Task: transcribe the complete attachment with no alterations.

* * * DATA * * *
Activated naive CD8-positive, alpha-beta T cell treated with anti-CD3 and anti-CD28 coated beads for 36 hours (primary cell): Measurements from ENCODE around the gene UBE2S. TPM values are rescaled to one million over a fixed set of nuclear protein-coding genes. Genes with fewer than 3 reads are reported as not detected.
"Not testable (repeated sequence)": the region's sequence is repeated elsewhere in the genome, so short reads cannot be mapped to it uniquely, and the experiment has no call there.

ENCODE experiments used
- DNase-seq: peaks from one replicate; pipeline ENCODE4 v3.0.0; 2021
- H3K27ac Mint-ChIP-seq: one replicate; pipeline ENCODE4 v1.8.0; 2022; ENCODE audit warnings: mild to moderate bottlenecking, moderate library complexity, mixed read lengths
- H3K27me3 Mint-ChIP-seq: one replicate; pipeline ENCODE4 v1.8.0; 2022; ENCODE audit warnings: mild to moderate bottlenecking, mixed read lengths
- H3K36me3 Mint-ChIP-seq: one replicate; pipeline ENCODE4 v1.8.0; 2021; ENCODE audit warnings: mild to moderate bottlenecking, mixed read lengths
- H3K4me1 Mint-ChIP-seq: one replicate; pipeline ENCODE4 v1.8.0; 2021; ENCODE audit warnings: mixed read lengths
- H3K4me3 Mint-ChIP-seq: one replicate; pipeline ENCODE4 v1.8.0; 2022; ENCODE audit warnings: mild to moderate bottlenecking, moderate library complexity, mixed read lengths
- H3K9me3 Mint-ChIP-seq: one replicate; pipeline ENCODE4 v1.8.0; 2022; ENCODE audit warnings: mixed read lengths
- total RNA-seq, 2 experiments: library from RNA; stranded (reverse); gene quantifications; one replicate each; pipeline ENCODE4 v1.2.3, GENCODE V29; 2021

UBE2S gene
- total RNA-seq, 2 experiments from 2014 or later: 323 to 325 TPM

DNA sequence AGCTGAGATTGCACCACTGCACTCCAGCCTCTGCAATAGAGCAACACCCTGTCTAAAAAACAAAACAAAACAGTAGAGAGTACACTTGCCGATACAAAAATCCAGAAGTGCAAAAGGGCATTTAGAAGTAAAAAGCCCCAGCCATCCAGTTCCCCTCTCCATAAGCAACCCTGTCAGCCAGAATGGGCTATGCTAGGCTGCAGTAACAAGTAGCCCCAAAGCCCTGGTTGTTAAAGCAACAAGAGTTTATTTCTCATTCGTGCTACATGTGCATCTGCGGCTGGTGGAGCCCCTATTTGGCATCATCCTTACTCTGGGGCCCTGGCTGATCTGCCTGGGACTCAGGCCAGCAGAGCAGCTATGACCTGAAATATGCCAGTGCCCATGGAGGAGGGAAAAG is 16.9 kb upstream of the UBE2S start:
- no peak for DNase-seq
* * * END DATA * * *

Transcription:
Activated naive CD8-positive, alpha-beta T cell treated with anti-CD3 and anti-CD28 coated beads for 36 hours (primary cell): Measurements from ENCODE around the gene UBE2S. TPM values are rescaled to one million over a fixed set of nuclear protein-coding genes. Genes with fewer than 3 reads are reported as not detected.
"Not testable (repeated sequence)": the region's sequence is repeated elsewhere in the genome, so short reads cannot be mapped to it uniquely, and the experiment has no call there.

ENCODE experiments used
- DNase-seq: peaks from one replicate; pipeline ENCODE4 v3.0.0; 2021
- H3K27ac Mint-ChIP-seq: one replicate; pipeline ENCODE4 v1.8.0; 2022; ENCODE audit warnings: mild to moderate bottlenecking, moderate library complexity, mixed read lengths
- H3K27me3 Mint-ChIP-seq: one replicate; pipeline ENCODE4 v1.8.0; 2022; ENCODE audit warnings: mild to moderate bottlenecking, mixed read lengths
- H3K36me3 Mint-ChIP-seq: one replicate; pipeline ENCODE4 v1.8.0; 2021; ENCODE audit warnings: mild to moderate bottlenecking, mixed read lengths
- H3K4me1 Mint-ChIP-seq: one replicate; pipeline ENCODE4 v1.8.0; 2021; ENCODE audit warnings: mixed read lengths
- H3K4me3 Mint-ChIP-seq: one replicate; pipeline ENCODE4 v1.8.0; 2022; ENCODE audit warnings: mild to moderate bottlenecking, moderate library complexity, mixed read lengths
- H3K9me3 Mint-ChIP-seq: one replicate; pipeline ENCODE4 v1.8.0; 2022; ENCODE audit warnings: mixed read lengths
- total RNA-seq, 2 experiments: library from RNA; stranded (reverse); gene quantifications; one replicate each; pipeline ENCODE4 v1.2.3, GENCODE V29; 2021

UBE2S gene
- total RNA-seq, 2 experiments from 2014 or later: 323 to 325 TPM

DNA sequence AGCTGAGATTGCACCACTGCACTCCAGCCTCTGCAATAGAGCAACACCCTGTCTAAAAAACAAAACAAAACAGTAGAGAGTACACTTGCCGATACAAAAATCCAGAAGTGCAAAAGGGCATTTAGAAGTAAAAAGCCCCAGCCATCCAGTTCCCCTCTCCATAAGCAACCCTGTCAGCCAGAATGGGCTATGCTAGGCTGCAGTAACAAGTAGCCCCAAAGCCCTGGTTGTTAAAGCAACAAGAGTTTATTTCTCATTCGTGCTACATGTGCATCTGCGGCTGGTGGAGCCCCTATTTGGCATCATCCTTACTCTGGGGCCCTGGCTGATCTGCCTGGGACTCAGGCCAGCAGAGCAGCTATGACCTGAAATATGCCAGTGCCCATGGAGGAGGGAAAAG is 16.9 kb upstream of the UBE2S start:
- no peak for DNase-seq